But, on the other hand, the deck stepped mast is more likely to remain in one piece and could be recovered to set sail again. The keel stepped mast could break above deck leaving a stub, which may or may not be useful to jury rig a sail. Also, there is the possibility of the collapsing keel stepped mast structurally damaging the coach roof at the aperture.

The keel stepped mast is more likely to leak – mast boots are a pain in the neck. On my ketch I found that the most effective mast aperture sealer was duct tape. Once the deck chocks were set up I’d wrap the whole thing with duct tape and then cover that with the painted canvas decorative boot to improve the aesthetics. 

Any leakage into the keel stepped mast through halyard and cable entries will end up in the bilge, but the mast does provide a convenient conduit to get cables below. In the case of a deck stepped mast there is no way to get cabling below without making holes through the coach roof or deck and these can be a source of leaks if not properly protected by a Cableport, swan neck tube or deck glands.


You might think that the deck stepped mast would have the significant advantage of saving space in the cabin but this isn’t necessarily so; a compression post is often needed to take the rig load from the deck stepped mast down to the keel. If the layout of the boat is such that a bulkhead can be advantageously placed directly under the mast step then there probably is a space saving. If that bulkhead has a door in it you’ll need to be careful that rig tension doesn’t distort the coach roof enough to jam the door.

I’ve happily cruised with both arrangements – keel and deck stepped – and can’t say I’d pick one over the other if I were planning a new boat. However, in the case of trailer sailors, or when you cruise in an area that requires you to sail under bridges, a deck stepped, tabernacle mounted mast wins hands down.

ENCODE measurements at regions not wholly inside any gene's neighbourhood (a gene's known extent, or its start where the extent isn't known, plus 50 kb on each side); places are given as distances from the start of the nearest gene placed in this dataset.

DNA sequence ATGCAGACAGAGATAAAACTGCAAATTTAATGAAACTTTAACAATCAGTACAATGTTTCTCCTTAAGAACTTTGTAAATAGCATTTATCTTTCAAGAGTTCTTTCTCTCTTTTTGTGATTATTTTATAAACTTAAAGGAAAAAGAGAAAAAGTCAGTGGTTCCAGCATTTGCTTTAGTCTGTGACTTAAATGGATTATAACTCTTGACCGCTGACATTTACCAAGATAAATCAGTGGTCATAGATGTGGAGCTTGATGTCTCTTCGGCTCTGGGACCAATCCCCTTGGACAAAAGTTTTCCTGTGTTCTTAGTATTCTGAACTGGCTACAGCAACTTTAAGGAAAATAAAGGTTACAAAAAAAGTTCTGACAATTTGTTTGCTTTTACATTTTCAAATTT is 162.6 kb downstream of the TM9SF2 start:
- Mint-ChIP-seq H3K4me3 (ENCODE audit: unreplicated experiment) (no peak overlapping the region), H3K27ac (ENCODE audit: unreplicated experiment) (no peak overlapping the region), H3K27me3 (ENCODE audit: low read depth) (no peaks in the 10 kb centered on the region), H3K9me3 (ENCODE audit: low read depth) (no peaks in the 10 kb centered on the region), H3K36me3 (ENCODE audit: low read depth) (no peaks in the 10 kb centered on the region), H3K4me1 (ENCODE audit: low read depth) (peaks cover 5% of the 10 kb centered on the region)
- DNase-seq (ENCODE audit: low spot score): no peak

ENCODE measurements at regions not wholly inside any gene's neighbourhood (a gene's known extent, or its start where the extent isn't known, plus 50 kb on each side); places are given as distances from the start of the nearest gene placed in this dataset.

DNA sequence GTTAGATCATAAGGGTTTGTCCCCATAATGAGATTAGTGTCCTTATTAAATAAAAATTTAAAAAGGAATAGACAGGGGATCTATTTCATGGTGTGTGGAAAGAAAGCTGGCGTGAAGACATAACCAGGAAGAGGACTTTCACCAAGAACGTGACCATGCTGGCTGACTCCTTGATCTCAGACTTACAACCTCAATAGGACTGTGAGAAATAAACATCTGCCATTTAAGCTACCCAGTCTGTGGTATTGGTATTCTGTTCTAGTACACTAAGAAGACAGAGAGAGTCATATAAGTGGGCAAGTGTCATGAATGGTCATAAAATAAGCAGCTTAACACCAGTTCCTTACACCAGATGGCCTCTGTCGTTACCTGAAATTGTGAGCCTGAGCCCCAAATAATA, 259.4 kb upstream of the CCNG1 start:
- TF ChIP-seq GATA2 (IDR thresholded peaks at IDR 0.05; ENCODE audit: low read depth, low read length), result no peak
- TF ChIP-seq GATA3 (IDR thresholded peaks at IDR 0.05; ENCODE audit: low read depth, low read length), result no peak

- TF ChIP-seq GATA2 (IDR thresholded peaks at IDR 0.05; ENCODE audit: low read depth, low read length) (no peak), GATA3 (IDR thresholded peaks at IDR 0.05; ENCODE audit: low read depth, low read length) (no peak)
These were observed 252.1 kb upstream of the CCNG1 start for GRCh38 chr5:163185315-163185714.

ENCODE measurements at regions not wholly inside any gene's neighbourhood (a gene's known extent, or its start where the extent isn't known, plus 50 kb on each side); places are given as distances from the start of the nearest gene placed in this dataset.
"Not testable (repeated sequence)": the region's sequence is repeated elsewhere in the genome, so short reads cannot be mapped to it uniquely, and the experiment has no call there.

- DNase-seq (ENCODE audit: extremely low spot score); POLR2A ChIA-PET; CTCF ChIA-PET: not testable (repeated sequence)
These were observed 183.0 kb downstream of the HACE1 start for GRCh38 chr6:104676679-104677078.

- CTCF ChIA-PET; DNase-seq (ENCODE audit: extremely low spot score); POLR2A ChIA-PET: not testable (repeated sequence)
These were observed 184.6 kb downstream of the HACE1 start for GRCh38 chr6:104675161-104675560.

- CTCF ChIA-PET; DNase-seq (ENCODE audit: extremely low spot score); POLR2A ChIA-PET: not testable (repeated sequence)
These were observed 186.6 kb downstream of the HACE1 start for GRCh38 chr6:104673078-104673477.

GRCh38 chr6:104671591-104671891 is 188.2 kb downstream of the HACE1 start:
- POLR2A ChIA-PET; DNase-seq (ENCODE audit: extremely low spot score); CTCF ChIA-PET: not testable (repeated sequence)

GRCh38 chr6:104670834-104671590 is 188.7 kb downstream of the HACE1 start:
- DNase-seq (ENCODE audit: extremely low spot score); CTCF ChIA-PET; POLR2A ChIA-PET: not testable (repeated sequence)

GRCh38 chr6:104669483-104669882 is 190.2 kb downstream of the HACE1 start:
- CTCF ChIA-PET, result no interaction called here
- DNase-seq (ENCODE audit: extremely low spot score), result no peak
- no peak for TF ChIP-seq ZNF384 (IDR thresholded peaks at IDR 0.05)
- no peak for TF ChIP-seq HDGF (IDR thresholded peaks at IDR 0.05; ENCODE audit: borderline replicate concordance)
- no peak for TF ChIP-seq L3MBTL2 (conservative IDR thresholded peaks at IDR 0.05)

I’ve spent many a happy hour on docks, engaged in dock talk – the exchanging of views on a wide range of subjects. The opinions and advice handed out are based on the personal experiences of the participants in the discussion. Or on something they’d once heard.

Dock talk is always interesting and entertaining even if you wouldn’t bet the farm on the veracity of the opinions expressed. Sometimes it’s astonishingly insightful, sometimes hysterically funny or, at times, poignant. 

Sometimes dock talk is fueled by a beer or two, supped against a backdrop of the sun dipping into a tropical ocean. That’s the best kind of dock talk. 

We are constantly bombarded by exhortations to wear our life jackets. This message is aimed at participants in all forms of water sport including rowing, dinghy sailing, canoeing, kayaking and jet skiing as well as those cruising and racing larger keel boats. This broad based message tends to overshadow and undermine the most important piece of advice you can give to an offshore sailor – stay on the boat!  More important by far than a life jacket is a clipped-on harness. If you fall off a moving boat out at sea the first problem you have is attracting the attention of, and being located by, those remaining on the boat. Even in calm conditions a person in the water is difficult to see, in even moderately choppy conditions it becomes infinitely more so. If your absence is noticed immediately and the MOB drill is slickly accomplished you have a reasonable chance of the boat returning to your location. At night in rough weather you have vastly reduced chances of being found. If you are single handed your chances are practically none existent. And then you have to get back aboard. If it’s warm, you’re fit and the seas are calm you can climb back up a boarding ladder. If you are cold, exhausted and waterlogged it will be difficult or impossible to climb aboard without assistance. If that assistance is a slightly-built partner you’ll need to have a well thought out system of tackles and winches to stand any chance of being recovered. The most important life saver on a boat is a single-minded determination to stay on board. That means knowing how to work the boat safely, having handholds in the right places, having well designed and solidly attached safety lines and wearing a harness when conditions warrant it. On my boat we wear harnesses underway:

  • In heavy weather
  • At night
  • When alone on deck

By all means wear a life jacket, but not instead of a harness.